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Young, angry and . . . right? Owen Jones meets the Occupy London protesters

In the spirit of the Wall Street action, a disparate group of protesters is taking over some of Britain's most iconic public spaces. But what will the legacy of Occupy London be, asks Owen Jones.

It was a few days before Margaret Thatcher marched into Downing Street in May 1979, but as far as the then Labour prime minister, James Callaghan, was concerned, the game was already up. "You know, there are times, perhaps once every 30 years, when there is a sea change in politics," he told his adviser Bernard Donoughue. "It does not matter what you say or what you do. I suspect there is now such a sea change - and it is for Mrs Thatcher." His pessimism was well founded. The postwar consensus, with its pillars of a mixed economy, strong unions and high taxes on the wealthy, was coming to an end. Callaghan could no longer preserve the disintegrating centre. What became known as Thatcherism - or neoliberalism - emerged victorious.

As I stood in Finsbury Square just outside the City of London, on Sunday 23 October, I could not help but be reminded of "Callaghan's Law". Around me was the first offshoot from Occupy the London Stock Exchange, a protest camp set up eight days earlier. A couple of dozen tents were neatly arranged in rows (apparently to comply with health and safety regulations) and several protesters were dancing cheerfully as a brass band called Horns of Plenty belted out left-wing anthems. It was just the latest addition to the fastest-growing political force on earth: the Occupy movement, which now has a presence in up to a thousand cities. Was this the most compelling sign yet of a "sea change" - of a global repudiation of the neoliberal order that began teetering when Lehman Brothers collapsed in 2008?

This drive to seize and hold urban space for political ends was born during the Egyptian revolution this year. Unlike the occupants of Finsbury Square, the Egyptian people directed their fury chiefly at a tyrannical regime, rather than the financial elite; but the images of defiant crowds occupying Tahrir Square beamed across the planet have inspired a new generation on every continent.

In May, thousands of young Spaniards, radicalised by a youth unemployment rate that has topped 40 per cent, defied legal bans and seized Madrid's main square during local elections. The indignados (the indignant) took on the political establishment: they urged voters to vote for neither the governing Socialists nor the opposition, conservative People's Party.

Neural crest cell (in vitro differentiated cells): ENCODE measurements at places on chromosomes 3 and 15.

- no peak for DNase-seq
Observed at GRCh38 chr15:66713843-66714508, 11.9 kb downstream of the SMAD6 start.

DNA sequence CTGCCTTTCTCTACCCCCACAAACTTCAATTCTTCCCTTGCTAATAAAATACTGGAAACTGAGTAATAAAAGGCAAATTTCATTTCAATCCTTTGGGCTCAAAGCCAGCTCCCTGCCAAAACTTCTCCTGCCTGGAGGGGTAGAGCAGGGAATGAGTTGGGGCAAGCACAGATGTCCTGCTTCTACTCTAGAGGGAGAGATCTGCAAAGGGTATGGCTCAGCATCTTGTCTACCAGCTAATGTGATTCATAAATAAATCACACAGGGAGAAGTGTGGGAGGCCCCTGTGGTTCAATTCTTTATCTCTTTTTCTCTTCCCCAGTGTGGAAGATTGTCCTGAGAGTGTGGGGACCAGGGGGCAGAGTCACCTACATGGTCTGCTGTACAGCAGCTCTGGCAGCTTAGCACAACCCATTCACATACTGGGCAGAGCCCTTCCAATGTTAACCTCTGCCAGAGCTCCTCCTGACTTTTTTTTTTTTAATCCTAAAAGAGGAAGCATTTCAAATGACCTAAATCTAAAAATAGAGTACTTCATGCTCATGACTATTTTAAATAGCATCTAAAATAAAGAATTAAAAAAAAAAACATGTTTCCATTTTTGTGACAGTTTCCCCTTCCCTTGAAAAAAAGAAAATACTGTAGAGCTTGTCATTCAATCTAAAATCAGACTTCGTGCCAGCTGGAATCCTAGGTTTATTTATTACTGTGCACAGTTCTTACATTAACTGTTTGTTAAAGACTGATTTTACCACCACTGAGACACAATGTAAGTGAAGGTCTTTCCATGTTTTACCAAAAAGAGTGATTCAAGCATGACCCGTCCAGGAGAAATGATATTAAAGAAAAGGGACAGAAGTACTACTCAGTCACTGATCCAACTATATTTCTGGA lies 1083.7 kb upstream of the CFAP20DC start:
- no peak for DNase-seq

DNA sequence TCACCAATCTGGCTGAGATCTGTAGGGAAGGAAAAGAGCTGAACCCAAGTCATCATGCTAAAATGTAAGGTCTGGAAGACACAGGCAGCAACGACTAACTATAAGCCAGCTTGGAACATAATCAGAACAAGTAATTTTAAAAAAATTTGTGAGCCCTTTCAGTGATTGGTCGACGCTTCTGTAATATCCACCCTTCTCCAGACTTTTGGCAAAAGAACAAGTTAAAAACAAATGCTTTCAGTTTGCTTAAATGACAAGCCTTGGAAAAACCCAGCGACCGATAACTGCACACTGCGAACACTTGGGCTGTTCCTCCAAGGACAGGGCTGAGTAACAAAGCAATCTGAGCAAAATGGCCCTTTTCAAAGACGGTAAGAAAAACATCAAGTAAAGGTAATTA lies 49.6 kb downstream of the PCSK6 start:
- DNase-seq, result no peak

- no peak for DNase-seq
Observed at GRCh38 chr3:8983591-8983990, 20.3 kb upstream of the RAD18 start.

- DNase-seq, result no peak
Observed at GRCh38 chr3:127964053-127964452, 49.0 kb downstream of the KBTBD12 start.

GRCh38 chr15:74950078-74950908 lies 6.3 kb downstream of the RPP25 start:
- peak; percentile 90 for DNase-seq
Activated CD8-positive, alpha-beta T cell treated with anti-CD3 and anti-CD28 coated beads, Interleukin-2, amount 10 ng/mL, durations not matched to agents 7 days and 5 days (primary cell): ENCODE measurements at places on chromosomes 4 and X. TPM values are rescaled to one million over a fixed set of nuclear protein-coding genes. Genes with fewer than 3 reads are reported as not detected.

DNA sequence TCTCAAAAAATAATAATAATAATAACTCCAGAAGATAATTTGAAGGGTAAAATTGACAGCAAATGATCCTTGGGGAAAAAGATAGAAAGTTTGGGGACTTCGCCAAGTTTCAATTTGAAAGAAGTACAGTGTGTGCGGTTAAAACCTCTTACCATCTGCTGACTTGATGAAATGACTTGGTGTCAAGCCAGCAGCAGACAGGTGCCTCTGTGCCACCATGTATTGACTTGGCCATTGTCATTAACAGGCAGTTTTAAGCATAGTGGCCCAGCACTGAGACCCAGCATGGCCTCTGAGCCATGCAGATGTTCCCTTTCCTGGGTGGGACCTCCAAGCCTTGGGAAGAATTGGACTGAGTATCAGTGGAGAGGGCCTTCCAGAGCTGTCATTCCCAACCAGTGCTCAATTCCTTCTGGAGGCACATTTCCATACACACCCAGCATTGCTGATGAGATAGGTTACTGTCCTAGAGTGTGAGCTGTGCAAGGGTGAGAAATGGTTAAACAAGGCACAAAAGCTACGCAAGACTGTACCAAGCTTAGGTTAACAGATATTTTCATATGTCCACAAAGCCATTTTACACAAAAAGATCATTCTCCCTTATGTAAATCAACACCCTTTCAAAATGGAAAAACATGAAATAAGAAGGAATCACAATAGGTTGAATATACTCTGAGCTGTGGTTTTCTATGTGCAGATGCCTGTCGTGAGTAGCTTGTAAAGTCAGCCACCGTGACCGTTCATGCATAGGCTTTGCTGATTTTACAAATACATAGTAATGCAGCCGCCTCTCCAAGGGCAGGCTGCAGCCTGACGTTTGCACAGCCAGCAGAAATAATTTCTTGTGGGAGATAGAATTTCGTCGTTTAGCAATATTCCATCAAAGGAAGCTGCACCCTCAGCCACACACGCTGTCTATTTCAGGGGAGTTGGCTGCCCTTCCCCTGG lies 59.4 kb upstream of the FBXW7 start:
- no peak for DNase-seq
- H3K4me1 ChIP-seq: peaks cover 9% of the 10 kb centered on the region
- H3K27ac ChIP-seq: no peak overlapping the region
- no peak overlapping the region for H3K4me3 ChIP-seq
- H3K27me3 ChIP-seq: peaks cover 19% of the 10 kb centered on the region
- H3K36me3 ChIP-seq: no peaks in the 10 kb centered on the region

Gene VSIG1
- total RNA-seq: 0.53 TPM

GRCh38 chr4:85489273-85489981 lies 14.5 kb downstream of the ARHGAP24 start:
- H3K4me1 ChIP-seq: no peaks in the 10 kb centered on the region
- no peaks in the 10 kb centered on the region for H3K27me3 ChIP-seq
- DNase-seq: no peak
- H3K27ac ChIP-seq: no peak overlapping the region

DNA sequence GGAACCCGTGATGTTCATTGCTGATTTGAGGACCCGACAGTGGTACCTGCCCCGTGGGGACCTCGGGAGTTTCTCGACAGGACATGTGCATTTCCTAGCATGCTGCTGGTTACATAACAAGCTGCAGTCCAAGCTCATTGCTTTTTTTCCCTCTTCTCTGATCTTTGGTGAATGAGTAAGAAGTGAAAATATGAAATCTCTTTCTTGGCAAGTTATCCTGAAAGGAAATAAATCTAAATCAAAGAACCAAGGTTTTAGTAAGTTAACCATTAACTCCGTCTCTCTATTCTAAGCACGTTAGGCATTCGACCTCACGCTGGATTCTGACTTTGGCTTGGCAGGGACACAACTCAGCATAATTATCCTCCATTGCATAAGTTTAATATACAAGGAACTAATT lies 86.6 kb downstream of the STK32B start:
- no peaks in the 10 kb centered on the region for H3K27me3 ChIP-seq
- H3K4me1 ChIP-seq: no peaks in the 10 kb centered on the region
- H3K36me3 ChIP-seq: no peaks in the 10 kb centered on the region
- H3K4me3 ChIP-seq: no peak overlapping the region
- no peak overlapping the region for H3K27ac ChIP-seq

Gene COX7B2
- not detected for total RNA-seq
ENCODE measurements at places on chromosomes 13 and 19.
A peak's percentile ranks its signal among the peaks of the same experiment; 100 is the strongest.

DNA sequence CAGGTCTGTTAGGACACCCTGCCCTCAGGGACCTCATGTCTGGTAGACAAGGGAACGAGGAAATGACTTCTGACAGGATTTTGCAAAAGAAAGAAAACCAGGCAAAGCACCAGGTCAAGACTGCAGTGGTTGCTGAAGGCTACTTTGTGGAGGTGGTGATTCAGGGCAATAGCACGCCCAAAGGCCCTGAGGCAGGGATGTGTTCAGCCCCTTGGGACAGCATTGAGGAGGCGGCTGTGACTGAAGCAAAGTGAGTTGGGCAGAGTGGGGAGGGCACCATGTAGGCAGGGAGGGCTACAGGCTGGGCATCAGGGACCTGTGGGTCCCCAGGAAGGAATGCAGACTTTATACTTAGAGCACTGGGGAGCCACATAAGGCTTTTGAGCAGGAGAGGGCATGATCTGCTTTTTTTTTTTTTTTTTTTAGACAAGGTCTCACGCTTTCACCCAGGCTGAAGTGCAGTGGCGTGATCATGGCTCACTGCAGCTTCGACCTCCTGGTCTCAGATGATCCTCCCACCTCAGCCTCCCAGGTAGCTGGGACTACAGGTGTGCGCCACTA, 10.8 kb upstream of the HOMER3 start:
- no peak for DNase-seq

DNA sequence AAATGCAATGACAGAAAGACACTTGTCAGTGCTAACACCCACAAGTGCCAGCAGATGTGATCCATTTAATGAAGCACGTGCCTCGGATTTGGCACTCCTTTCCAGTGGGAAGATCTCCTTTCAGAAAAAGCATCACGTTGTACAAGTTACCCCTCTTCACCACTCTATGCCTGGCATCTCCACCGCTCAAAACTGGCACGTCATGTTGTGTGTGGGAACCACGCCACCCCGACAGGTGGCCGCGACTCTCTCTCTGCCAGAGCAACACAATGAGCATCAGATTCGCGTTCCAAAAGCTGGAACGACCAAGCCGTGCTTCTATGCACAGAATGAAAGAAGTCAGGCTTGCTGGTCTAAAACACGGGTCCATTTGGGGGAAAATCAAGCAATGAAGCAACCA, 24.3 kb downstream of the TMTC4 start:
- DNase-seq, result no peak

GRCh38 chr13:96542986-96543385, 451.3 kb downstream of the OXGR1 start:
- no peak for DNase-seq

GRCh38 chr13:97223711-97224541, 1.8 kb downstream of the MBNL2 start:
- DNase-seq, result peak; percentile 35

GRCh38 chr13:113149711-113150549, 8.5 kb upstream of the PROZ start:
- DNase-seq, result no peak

The wave of occupations specifically directed at financial centres began nearly six weeks ago on Wall Street, New York. Occupy Wall Street set the tone for all those that have followed: run by open assemblies and working groups with remits ranging from outreach to direct action, and organised primarily through Twitter. And there is the slogan - "We are the 99 per cent" - reflecting a sense that the overwhelming majority are being made to pay for the economic crisis while the wealth of the top 1 per cent continues to grow. You can see why this line of attack resonates in the US, where real wages have stagnated since 1973 and where - under George W Bush's benighted presidency - 65 per cent of economic gains went to the top 1 per cent of people.

“There is no typical kind of person that is attracted to the movement," says Karanja Gaçuça, who is co-ordinating press for minority groups at Occupy Wall Street. "We have professionals, students, unemployed folk, parents with their kids, as well as people who identify as the 1 per cent economically." The basis for unity is a deep-seated resentment at the response to the financial crisis. For Karanja, it is an attempt to take on a three-decade-long consensus based on low taxes for the rich, deregulation and privatisation; to reflect "shifting sensibilities", as he puts it. "There's a paradigm shift whereby people are thinking about the question of fairness and equality, and access from a human perspective rather than from a purely profit perspective as has been the sensibility over the past few decades."

The polls suggest that is true. A survey this month for Time magazine showed that 54 per cent of Americans had a favourable opinion of the Occupy movement; only half as many felt the same about the right-wing Tea Party. Of those familiar with the protests, 86 per cent felt that Wall Street and its lobbyists had too much political influence; nearly eight out of ten felt that the gap between rich and poor "has grown too large"; over seven in ten wanted financial executives prosecuted for their role in the economic crash; and nearly as many wanted the rich to pay more taxes.